I Am Malala

I debated whether or not to write this review, since lately I’ve only reviewed books through Blogging for Books, but in the end, I decided that this book and the message that it delivers is too important to not say anything about it.

I’d seen Malala Yousafzai make the rounds on late night talk shows and after hearing the tiniest bit about her, thought she was probably a cool kid, but didn’t look any further into her story.  Well, Andrew bought me her book I Am Malala for Christmas and I gobbled it up in about two days.  Though it isn’t the best narrative I’ve ever read (it’s choppy in some places and the way it is written can sound awkward to the Western ear), the story is so so good.

Malala is a Pakistani teen who was shot in the face by the Taliban for being vocal about children’s, and specifically, girls’  rights to education.  She tells of her childhood and the brave example that her father has been, championing education and being an advocate for girls in an extraordinarily conservative culture, and how it all led to the eventual attempt on her life and moving to England.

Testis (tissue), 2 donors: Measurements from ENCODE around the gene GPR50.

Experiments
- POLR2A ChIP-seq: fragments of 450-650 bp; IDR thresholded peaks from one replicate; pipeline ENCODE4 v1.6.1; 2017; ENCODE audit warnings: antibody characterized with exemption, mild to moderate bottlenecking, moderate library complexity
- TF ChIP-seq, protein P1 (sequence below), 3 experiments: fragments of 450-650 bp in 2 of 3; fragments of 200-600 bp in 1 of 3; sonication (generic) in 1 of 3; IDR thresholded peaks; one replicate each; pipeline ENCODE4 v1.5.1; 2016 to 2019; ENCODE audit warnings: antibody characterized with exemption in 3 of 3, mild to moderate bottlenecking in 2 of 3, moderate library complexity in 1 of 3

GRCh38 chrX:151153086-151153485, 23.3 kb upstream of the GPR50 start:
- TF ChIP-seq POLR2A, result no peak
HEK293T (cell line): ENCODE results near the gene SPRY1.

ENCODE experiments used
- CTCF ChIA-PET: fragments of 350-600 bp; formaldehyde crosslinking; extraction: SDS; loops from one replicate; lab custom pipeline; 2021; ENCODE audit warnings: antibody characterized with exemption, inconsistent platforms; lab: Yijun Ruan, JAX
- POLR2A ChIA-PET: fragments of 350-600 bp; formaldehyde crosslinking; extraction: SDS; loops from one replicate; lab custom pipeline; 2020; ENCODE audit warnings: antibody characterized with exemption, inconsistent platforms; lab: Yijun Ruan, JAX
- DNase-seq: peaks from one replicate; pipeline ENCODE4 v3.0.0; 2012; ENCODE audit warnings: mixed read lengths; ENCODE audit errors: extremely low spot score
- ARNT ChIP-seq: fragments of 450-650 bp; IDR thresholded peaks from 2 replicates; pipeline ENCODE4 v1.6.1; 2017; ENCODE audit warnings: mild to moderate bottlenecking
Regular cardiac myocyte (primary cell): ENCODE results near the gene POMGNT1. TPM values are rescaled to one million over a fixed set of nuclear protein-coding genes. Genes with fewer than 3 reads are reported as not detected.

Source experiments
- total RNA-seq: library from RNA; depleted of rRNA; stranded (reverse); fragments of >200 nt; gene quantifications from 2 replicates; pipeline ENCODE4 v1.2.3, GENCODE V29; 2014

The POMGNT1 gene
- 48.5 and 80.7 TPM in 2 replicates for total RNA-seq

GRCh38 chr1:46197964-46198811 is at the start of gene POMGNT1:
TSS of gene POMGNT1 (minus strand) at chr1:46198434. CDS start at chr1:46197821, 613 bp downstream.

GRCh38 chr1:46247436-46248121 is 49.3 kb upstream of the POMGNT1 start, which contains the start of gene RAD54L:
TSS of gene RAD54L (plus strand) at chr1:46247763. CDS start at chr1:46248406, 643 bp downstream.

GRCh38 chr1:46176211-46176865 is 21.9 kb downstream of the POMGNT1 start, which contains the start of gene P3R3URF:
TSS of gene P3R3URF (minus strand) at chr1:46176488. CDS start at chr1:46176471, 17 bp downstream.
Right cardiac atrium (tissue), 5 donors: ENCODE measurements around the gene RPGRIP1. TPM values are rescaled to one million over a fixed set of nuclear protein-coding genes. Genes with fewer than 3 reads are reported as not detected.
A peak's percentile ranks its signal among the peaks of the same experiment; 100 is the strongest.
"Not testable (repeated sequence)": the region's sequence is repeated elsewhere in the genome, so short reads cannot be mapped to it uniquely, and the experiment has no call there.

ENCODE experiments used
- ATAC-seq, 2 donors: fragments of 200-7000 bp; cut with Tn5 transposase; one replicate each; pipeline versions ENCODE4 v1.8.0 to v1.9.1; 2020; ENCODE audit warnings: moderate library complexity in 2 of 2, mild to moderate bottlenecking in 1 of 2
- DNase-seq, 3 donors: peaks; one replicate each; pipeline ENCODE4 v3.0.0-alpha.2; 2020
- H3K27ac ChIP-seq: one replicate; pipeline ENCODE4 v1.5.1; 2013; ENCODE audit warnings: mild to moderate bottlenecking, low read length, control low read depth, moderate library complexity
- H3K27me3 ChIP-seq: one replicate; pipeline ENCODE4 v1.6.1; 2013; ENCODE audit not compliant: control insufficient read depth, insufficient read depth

One of the tests of a good book, in my opinion, is how it challenges your thinking and causes self-reflection.  And after reading this, I thought about how courageous Malala is, though she is still so young.  She is still essentially a child, something highlighted by her squabbling with her brothers and friends, but her bravery is astounding.  And I couldn’t help but think that I am probably not as courageous as she.  Probably because the older we (I) get, the more we (I) realize we (I) have to lose.

In a country and season where there is a lot of fear mongering going on, this was a most refreshing read and gave a lot of food for thought.

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